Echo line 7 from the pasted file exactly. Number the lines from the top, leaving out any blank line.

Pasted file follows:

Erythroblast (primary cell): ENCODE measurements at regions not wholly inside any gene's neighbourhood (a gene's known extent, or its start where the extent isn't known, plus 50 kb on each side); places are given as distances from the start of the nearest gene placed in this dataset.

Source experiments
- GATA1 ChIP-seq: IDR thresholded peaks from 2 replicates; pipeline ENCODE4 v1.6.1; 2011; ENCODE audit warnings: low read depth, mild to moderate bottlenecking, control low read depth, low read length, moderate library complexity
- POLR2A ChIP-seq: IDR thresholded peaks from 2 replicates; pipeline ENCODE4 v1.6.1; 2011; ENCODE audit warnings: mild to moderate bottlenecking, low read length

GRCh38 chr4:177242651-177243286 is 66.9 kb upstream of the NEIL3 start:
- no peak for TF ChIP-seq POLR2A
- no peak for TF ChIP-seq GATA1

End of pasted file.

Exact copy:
- no peak for TF ChIP-seq GATA1